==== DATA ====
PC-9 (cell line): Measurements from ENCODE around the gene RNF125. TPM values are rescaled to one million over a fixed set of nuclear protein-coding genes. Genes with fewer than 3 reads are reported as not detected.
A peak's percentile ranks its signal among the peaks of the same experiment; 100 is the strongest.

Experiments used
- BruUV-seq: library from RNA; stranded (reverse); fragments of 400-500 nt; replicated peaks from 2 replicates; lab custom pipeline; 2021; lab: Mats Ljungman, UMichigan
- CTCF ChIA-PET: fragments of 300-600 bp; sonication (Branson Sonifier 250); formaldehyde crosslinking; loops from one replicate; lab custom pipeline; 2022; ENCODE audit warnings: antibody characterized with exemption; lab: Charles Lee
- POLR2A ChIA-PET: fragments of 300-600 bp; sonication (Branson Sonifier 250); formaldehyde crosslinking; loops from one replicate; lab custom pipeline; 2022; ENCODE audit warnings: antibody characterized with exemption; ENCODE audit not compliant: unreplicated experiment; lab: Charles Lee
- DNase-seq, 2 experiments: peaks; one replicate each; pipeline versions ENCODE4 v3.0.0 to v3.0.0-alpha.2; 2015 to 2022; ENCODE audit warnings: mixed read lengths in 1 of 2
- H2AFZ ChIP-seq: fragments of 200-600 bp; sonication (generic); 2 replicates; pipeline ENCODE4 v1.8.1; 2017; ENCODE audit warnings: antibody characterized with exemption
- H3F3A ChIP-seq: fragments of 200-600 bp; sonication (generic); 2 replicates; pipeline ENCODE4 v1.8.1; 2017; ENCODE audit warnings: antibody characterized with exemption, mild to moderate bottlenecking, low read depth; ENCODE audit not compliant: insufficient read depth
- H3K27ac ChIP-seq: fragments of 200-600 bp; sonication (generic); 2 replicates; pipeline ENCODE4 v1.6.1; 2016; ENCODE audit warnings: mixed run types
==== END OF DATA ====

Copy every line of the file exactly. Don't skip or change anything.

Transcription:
PC-9 (cell line): Measurements from ENCODE around the gene RNF125. TPM values are rescaled to one million over a fixed set of nuclear protein-coding genes. Genes with fewer than 3 reads are reported as not detected.
A peak's percentile ranks its signal among the peaks of the same experiment; 100 is the strongest.

Experiments used
- BruUV-seq: library from RNA; stranded (reverse); fragments of 400-500 nt; replicated peaks from 2 replicates; lab custom pipeline; 2021; lab: Mats Ljungman, UMichigan
- CTCF ChIA-PET: fragments of 300-600 bp; sonication (Branson Sonifier 250); formaldehyde crosslinking; loops from one replicate; lab custom pipeline; 2022; ENCODE audit warnings: antibody characterized with exemption; lab: Charles Lee
- POLR2A ChIA-PET: fragments of 300-600 bp; sonication (Branson Sonifier 250); formaldehyde crosslinking; loops from one replicate; lab custom pipeline; 2022; ENCODE audit warnings: antibody characterized with exemption; ENCODE audit not compliant: unreplicated experiment; lab: Charles Lee
- DNase-seq, 2 experiments: peaks; one replicate each; pipeline versions ENCODE4 v3.0.0 to v3.0.0-alpha.2; 2015 to 2022; ENCODE audit warnings: mixed read lengths in 1 of 2
- H2AFZ ChIP-seq: fragments of 200-600 bp; sonication (generic); 2 replicates; pipeline ENCODE4 v1.8.1; 2017; ENCODE audit warnings: antibody characterized with exemption
- H3F3A ChIP-seq: fragments of 200-600 bp; sonication (generic); 2 replicates; pipeline ENCODE4 v1.8.1; 2017; ENCODE audit warnings: antibody characterized with exemption, mild to moderate bottlenecking, low read depth; ENCODE audit not compliant: insufficient read depth
- H3K27ac ChIP-seq: fragments of 200-600 bp; sonication (generic); 2 replicates; pipeline ENCODE4 v1.6.1; 2016; ENCODE audit warnings: mixed run types